A Necessary Counternarrative
For anyone looking around in the wake of the Supreme Court’s recent Hobby Lobby decision and asking, “How did we get here?” Patricia Miller’s Good Catholics: The Battle over Abortion in the Catholic Church provides your answer—and then some. Good Catholics traces the rise of religion in public health and the political arena—from the joining of conservative Protestant and Catholic groups with far-right political organizations to the essential addition of progressive religious voices to the debate. In chronicling the evolving strategy of so-called conscience objections, Miller makes the case that Hobby Lobby is the outgrowth of a 20-year campaign by those who want to use -religion to block access to reproductive healthcare.
But there’s another side to this story—one that’s too often overlooked. As the Catholic church was becoming increasingly defined by a far-right political agenda, Catholics for Choice and other progressive religious organizations began speaking out on the same topics. Under the leadership of Frances Kissling and Jon O’Brien, Catholics for Choice has become the leading voice on this front, arguing that their faith leads them to advocate for access to reproductive healthcare—whether it’s condom use to address the spread of HIV & AIDS or family planning for women around the globe. Importantly, as Catholic laity and leaders built an effective counter-narrative to the far right, they helped to solidify support in the Democratic Party for pro-reproductive health policies at a critical moment. As Miller writes, the last US presidential election demonstrated that protecting and expanding reproductive health access proved to not only be good policy, but good politics as well.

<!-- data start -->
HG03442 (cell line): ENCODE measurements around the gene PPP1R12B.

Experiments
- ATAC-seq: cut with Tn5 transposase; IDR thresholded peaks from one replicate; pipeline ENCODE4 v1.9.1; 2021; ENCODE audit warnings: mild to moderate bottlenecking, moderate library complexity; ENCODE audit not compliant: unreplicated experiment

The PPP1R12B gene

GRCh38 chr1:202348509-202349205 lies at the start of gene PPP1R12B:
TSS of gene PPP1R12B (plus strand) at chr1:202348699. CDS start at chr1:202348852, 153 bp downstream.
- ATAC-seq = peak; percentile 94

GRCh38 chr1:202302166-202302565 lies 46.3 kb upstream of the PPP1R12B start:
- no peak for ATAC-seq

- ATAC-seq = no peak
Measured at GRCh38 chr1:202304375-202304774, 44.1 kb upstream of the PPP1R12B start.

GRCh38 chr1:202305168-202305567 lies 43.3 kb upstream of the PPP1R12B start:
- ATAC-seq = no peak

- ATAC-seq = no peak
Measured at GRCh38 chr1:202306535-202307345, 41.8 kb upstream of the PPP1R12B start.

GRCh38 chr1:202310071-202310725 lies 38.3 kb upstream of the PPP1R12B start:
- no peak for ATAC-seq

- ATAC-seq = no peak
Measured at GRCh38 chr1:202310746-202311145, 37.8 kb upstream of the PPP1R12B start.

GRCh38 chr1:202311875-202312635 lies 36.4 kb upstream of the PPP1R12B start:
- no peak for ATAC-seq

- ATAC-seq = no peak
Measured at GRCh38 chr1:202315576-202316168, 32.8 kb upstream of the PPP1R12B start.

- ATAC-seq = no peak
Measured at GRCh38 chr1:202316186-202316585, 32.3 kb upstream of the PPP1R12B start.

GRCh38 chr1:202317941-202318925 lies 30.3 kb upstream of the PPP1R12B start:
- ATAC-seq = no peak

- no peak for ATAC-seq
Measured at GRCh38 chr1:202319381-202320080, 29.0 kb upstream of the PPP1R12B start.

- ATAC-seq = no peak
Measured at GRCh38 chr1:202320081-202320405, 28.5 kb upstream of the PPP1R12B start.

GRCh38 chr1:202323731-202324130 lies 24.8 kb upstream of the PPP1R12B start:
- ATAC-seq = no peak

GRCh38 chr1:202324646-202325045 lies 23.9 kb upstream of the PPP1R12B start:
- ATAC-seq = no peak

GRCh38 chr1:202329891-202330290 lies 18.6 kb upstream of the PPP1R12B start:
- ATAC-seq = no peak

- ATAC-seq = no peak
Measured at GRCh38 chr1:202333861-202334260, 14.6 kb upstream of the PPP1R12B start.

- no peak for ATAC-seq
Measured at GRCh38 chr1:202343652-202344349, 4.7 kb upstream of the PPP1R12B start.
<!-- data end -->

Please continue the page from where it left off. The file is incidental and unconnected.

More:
Good Catholics is an excellent primer on the dynamic issue of religion in reproductive health issues in the US.The importance of progressive, faith-based leadership on these matters continues to grow, and this book provides a great introduction to many on the forefront of change.
Good Catholics: The Battle over Abortion in the Catholic Church
(University of California Press, 2014, 344 pp)